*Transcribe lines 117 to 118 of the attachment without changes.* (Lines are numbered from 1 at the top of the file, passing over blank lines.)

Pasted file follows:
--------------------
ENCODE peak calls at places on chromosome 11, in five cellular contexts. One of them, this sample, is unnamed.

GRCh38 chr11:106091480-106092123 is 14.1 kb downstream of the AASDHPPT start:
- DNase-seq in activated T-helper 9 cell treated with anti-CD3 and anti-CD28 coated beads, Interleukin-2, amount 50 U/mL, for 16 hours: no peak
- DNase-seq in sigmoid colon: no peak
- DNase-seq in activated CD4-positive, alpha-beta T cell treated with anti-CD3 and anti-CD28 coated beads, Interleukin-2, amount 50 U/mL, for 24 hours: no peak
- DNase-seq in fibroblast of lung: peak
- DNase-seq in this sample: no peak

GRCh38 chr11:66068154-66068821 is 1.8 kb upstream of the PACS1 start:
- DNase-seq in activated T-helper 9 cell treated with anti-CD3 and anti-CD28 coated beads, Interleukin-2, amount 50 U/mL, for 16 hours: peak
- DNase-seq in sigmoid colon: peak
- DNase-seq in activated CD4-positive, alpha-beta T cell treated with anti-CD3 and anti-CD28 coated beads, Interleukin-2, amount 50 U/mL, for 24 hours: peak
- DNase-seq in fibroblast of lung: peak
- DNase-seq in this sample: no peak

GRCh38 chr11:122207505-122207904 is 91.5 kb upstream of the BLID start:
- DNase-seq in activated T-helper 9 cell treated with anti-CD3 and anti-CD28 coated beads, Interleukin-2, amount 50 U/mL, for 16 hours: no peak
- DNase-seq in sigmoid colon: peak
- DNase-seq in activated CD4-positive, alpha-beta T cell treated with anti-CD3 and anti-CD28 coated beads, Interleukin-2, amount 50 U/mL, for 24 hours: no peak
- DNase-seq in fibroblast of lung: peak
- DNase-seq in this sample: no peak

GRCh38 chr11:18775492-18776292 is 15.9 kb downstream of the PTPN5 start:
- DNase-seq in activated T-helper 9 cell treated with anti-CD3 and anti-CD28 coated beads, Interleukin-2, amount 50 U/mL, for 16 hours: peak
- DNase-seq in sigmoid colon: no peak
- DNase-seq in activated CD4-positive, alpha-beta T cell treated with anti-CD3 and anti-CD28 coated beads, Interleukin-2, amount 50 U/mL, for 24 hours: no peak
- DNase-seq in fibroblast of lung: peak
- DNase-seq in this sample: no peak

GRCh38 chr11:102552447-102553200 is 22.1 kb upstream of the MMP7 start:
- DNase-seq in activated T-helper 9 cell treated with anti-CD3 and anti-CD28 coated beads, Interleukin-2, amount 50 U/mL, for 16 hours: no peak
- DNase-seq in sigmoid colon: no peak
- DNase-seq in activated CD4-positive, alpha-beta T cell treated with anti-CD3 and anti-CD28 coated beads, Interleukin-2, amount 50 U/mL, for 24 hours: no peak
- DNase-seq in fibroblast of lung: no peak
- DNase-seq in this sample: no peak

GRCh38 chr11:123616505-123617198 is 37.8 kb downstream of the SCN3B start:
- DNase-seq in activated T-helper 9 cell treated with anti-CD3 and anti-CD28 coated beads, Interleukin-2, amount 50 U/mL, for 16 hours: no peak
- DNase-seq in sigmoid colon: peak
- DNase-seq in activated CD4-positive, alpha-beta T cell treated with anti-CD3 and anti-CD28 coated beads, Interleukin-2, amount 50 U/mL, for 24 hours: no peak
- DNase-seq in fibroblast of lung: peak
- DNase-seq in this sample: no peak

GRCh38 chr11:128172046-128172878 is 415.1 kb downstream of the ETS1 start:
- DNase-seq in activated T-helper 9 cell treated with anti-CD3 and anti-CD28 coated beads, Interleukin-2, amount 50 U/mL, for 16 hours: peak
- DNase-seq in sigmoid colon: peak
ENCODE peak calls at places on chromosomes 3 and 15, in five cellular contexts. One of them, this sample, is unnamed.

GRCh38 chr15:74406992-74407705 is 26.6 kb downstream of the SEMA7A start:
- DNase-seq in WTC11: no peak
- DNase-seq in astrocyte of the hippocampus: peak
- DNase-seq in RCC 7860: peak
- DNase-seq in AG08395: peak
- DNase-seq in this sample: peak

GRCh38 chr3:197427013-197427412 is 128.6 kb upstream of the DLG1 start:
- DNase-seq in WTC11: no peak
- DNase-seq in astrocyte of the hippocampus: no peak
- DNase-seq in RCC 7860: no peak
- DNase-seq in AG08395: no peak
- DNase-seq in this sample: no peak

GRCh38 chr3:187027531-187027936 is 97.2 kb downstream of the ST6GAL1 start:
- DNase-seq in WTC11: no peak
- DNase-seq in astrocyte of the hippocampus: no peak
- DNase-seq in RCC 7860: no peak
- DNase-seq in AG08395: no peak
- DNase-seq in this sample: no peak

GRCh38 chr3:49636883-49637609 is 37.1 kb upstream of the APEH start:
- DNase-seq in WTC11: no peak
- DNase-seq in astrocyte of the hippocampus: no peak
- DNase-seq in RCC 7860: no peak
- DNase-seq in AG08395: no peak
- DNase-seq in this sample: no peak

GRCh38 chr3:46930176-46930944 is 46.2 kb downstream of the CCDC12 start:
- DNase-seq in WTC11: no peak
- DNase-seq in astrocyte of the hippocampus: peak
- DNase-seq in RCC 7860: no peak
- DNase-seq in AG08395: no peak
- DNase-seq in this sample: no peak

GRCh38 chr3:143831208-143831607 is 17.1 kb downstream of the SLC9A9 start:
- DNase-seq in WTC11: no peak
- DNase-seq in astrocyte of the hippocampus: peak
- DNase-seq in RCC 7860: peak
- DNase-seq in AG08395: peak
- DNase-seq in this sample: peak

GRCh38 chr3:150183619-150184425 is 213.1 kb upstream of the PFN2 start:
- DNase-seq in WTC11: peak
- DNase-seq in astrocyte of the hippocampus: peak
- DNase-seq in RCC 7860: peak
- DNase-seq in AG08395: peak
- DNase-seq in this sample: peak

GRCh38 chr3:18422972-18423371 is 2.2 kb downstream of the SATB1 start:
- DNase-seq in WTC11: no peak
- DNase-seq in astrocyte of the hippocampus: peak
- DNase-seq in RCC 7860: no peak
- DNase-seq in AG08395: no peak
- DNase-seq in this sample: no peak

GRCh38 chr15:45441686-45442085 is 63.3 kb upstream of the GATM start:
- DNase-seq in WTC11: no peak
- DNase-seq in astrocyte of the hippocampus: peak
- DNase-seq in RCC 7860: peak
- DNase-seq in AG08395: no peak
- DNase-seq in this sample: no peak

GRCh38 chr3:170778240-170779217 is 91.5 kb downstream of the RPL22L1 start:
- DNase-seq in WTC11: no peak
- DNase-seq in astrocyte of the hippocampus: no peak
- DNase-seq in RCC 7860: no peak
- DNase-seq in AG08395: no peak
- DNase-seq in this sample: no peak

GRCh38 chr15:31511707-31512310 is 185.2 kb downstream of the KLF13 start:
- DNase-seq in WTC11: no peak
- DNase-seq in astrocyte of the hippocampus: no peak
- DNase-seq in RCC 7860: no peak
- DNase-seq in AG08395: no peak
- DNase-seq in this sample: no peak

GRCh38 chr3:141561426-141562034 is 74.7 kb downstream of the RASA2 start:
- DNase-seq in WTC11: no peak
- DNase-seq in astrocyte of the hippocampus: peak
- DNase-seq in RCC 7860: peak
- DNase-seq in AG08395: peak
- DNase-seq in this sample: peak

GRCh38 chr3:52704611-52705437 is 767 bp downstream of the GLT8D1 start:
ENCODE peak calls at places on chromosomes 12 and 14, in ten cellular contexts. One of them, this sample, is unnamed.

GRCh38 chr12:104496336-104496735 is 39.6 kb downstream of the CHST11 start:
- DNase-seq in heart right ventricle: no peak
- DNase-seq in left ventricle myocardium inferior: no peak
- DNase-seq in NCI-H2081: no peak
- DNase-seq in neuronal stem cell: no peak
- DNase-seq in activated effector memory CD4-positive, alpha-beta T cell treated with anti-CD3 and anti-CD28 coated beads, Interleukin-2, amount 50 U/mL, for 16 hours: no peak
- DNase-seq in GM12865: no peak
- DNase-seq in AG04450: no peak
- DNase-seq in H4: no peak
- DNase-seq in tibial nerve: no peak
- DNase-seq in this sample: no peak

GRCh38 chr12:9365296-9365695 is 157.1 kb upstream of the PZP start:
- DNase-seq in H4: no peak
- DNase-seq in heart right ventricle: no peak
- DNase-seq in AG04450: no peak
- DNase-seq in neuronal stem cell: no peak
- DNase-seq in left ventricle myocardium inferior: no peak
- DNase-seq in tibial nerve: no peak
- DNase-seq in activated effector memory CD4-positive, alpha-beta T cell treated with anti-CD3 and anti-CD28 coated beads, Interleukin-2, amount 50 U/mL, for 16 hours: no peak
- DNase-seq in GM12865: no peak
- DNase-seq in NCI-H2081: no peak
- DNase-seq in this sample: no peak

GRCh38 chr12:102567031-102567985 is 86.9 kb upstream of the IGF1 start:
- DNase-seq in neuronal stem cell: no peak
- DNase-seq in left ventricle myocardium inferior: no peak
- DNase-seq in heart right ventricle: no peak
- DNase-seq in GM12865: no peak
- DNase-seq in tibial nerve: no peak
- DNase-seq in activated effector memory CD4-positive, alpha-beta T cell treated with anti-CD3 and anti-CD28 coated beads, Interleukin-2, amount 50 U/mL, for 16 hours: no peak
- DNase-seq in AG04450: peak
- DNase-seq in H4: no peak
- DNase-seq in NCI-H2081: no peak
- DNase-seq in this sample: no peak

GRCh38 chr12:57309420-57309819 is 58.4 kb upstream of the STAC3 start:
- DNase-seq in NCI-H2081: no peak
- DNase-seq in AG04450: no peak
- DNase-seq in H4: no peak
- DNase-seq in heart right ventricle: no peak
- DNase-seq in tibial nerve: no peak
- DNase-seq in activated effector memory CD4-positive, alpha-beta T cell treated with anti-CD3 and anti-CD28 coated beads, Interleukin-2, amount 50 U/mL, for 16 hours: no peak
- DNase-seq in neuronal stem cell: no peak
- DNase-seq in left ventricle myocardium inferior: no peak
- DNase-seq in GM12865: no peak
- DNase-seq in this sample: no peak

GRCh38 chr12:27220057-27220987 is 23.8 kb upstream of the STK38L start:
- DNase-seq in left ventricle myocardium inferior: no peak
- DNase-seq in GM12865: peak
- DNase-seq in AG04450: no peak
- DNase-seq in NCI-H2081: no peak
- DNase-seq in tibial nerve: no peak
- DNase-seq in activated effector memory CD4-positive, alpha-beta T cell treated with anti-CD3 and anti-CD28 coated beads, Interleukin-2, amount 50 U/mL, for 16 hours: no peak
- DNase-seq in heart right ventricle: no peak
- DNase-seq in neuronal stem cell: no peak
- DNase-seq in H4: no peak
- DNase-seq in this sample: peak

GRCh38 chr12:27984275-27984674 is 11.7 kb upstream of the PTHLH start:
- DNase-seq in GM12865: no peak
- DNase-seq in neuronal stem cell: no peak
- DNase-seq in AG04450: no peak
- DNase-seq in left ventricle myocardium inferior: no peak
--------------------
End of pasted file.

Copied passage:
- DNase-seq in heart right ventricle: no peak
- DNase-seq in left ventricle myocardium inferior: no peak